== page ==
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The Real Reason Matt Damon's Interstellar Role Was Kept A Secret

In Christopher Nolan's sci-fi epic Interstellar, the one thing you must be able to trust more than science is your team. But as fans of the auteur filmmaker know, one of the greatest elements of Nolan's style is his unreliable narrator, one thing that can make trust difficult. Nolan uses the organic tension of this narrative device not only among the characters of his Oscar-winning 2014 film but with his audience, deploying the technique right on down to the casting of star Matt Damon. 

Set in 2067, humans live in a dystopian, post-truth world where crop blights and dust storms have turned corn into the last viable crop. After former NASA pilot Joseph Cooper (Matthew McConaughey) decodes a set of coordinates scribbled in the dust of his daughter Murphy's bedroom floor, he is lead to a secret facility and eventually joins a mission to find a hospitable planet and save humanity. As the Endurance jettisons through a wormhole and land on an icy world, the crewmembers meet fellow NASA astronaut Mann, played by Damon, who's been collecting data there. Despite Mann being a pivotal part of the film, audiences had no idea Damon was cast, nor how the character's selfish desperation would help deliver Interstellar's mind (and time) bending finale

In an interview, the director revealed that his decision to cast Damon then keep his role a secret was about layering a twist upon a twist (via Inquirer). He compared the character to that of Kurtz from Joseph Conrad's Heart of Darkness, the novel that inspired Apocalypse Now. "You have Kurtz, this character that you hear about," Nolan explained. "Everybody says, 'Oh, he's great. Maybe you'll get to meet him.' I really love the idea for an audience to go when they see him, 'Oh, it's Matt Damon. It's going to be okay.'"

The audience's perception of Damon helped make his character's twist more shocking

Nolan's space epic explores several themes, but its most central are about human connection and the effects of loneliness. The concept of sacrifice — intentional or otherwise — is ultimately a bridge between these two concepts. Damon's Mann wields all three in his brief appearance, manipulating data and the hopes of the Endurance crew to save himself and avoid being sacrificed for the broader mission. It's the kind of character archetype Nolan knew audiences' wouldn't expect from the star who launched his career with Good Will Hunting.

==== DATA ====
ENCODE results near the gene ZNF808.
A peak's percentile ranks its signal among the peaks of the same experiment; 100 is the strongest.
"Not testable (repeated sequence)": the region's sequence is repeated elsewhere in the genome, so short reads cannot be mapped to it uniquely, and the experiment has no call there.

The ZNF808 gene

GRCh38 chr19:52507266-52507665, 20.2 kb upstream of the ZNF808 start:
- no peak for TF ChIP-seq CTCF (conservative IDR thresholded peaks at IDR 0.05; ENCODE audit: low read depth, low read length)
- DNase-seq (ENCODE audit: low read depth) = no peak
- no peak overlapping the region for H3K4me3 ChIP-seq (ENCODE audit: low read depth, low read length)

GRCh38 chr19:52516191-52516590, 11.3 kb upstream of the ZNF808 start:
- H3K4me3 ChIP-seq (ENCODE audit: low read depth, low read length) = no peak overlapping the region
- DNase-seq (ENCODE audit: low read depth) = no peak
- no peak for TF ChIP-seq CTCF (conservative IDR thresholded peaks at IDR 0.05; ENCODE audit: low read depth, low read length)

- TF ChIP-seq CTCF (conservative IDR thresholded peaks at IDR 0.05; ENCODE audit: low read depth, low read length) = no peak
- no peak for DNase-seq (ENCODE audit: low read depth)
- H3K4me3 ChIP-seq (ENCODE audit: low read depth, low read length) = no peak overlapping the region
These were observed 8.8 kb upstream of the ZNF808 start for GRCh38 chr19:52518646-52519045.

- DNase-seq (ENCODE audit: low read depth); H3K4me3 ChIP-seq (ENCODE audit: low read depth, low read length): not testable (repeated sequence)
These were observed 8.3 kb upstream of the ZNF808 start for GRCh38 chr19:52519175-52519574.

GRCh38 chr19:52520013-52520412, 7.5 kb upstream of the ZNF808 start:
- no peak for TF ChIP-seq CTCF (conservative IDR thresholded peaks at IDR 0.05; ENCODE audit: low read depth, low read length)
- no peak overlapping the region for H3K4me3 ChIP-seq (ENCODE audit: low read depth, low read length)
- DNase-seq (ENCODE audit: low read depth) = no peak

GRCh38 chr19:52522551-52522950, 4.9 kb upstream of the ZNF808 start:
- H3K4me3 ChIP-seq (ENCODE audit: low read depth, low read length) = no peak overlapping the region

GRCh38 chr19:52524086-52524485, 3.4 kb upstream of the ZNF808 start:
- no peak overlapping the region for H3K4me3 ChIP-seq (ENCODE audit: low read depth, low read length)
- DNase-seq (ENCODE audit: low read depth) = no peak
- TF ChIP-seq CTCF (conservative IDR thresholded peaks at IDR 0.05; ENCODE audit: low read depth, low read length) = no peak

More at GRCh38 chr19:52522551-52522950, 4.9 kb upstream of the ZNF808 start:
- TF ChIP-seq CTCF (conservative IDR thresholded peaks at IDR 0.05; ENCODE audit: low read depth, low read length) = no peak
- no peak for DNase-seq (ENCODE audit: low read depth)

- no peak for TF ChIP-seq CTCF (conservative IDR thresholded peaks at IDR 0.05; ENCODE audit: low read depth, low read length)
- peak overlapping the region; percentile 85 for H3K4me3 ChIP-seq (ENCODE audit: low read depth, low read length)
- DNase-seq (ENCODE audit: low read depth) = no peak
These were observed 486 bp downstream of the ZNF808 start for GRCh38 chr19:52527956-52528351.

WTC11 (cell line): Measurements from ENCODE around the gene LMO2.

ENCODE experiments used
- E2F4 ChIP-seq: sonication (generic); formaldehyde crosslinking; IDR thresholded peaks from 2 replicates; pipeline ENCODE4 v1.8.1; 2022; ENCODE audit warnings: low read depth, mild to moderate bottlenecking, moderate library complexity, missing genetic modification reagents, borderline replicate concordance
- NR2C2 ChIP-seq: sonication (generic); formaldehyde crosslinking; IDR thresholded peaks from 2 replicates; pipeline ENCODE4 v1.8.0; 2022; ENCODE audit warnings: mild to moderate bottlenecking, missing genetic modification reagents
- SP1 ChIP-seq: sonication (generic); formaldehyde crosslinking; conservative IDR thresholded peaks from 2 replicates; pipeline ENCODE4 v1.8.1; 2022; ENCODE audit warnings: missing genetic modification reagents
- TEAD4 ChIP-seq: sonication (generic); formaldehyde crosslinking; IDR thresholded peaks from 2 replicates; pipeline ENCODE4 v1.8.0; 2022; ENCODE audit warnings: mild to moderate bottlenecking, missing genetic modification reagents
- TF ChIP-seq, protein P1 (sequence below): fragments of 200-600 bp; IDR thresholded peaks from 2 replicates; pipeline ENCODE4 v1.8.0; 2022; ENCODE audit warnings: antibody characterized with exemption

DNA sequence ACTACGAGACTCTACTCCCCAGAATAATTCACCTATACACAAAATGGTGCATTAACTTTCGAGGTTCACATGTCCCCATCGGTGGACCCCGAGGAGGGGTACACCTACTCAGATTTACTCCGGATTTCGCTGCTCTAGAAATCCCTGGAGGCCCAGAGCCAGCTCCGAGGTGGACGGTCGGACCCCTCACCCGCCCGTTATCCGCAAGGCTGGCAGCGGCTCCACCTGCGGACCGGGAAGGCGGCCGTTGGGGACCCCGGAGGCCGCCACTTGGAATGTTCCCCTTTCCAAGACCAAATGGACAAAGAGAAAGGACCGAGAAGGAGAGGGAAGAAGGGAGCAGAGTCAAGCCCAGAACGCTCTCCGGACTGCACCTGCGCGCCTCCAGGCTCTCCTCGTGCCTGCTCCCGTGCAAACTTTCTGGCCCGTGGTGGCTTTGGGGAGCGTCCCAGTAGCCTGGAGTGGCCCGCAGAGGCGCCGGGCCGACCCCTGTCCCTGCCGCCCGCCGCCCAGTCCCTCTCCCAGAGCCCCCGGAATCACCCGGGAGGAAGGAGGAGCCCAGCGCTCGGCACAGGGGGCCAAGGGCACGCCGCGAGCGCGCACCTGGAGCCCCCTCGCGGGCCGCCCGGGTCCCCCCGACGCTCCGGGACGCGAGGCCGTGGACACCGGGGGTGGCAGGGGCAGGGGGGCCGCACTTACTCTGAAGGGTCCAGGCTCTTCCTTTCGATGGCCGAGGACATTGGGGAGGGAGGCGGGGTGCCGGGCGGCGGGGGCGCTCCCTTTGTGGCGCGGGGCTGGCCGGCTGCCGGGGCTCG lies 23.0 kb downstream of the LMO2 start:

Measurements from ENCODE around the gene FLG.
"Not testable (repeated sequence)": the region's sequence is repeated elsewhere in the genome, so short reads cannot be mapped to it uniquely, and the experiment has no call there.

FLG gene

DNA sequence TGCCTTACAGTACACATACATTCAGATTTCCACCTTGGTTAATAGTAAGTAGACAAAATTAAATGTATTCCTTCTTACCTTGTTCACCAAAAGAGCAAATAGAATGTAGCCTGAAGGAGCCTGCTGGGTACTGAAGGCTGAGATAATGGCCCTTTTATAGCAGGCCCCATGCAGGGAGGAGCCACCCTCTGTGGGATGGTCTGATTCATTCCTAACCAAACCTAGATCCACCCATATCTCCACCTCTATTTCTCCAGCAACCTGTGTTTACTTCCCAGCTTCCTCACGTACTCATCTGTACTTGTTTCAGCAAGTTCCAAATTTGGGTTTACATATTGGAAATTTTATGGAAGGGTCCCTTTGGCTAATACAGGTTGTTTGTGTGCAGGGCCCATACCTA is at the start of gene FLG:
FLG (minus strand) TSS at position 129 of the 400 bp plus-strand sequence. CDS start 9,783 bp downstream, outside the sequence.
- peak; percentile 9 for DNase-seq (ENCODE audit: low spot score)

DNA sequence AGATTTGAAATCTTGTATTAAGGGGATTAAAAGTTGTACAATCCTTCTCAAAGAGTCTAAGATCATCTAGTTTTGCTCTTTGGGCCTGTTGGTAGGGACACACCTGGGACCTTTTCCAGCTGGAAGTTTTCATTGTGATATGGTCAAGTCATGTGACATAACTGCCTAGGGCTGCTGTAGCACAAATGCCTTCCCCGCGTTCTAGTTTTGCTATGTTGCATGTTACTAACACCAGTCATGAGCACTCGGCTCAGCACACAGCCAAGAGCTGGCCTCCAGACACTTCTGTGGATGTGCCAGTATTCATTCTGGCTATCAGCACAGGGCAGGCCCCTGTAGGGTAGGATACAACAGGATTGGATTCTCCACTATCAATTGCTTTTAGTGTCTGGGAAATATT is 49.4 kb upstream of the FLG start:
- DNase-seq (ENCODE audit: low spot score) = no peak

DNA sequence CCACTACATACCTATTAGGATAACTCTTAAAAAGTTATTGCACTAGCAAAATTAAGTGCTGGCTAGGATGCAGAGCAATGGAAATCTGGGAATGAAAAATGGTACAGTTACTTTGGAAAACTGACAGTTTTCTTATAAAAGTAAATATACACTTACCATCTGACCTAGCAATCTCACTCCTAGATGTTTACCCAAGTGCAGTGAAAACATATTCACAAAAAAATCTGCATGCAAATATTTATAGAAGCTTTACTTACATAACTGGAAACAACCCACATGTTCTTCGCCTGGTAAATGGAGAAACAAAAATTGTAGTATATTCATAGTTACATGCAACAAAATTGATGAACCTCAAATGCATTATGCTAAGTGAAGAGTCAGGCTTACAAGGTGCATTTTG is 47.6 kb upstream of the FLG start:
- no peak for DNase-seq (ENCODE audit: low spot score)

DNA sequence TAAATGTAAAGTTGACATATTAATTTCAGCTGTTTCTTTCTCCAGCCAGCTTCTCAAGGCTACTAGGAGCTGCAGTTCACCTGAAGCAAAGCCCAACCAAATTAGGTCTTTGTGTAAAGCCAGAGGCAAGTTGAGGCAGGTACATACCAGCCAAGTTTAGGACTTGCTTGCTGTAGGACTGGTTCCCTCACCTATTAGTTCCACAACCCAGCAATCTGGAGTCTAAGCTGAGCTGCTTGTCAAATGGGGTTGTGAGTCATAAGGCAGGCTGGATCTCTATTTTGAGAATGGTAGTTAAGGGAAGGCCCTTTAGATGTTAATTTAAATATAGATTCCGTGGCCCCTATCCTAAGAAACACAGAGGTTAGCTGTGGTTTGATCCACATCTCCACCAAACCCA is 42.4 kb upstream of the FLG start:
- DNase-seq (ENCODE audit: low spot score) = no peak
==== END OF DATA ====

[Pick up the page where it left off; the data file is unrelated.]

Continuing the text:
"Matt has the most amazing ability to project integrity and warmth," Nolan told Inquirer. "So he turns up in the film, and he's got a plan, and it's all going to be okay. For me, to realize that he's a frail human being and subject to cowardice and all the terrible weaknesses that we all have... he loved that challenge. I loved what he did with it."

For Interstellar producer and Nolan's partner, Emma Thomas, the decision to cast Damon wasn't just about people's first viewing, either. Because of the nature of the twist, Thomas and Nolan believed the actor's role in the film would provide viewers with a different narrative and emotional experience when they went to watch it for a second time. "If people get to watch the film twice, it's so great watching Matt when you know what's really going on," Thomas said. 

Keeping Damon as secret was also a logistical move for Nolan

Keeping Damon's casting a secret in Interstellar was undoubtedly a classic Nolan-style move, both in terms of the narrative and for its impact on the audience. In just about every film in the director's library, whether it's Memento, The Prestige, or Inception, an unreliable narrator or character doesn't just play with the rest of the on-screen ensemble. They'll also directly influence viewers' perceptions of events, and eventually, their opinion of the film itself. 

But when it came to Interstellar, giving Damon the role and making the decision to keep it out of the film's marketing was also a practical move, according to the director. "[Matt Damon] didn't have to shoot for long. So we didn't want to market the film using him because he's not in it very much. We didn't want to mislead people," Nolan explained to Inquirer

In a way, Nolan and Thomas' decision prevented an unintentional twist — and possible viewer backlash — by ensuring that the A-lister's name didn't somehow end up front and center in a film where his role is pivotal to the plot, but doesn't take up much screentime. In the end, it was a secret that not only provided a great twist without misrepresenting the film, but also gave viewers a moment of reprieve in a movie that's beautifully shot and acted, but is mostly full of wall-to-wall tension. 

"Structurally, you have a lot of talk in the 20 minutes before," Nolan said. "There's a lot of negativity, a lot [of] bad things happening. The film is very much going to a dark place at that point. So getting that lift in that way with a great actor and movie star coming on screen, is a good thing."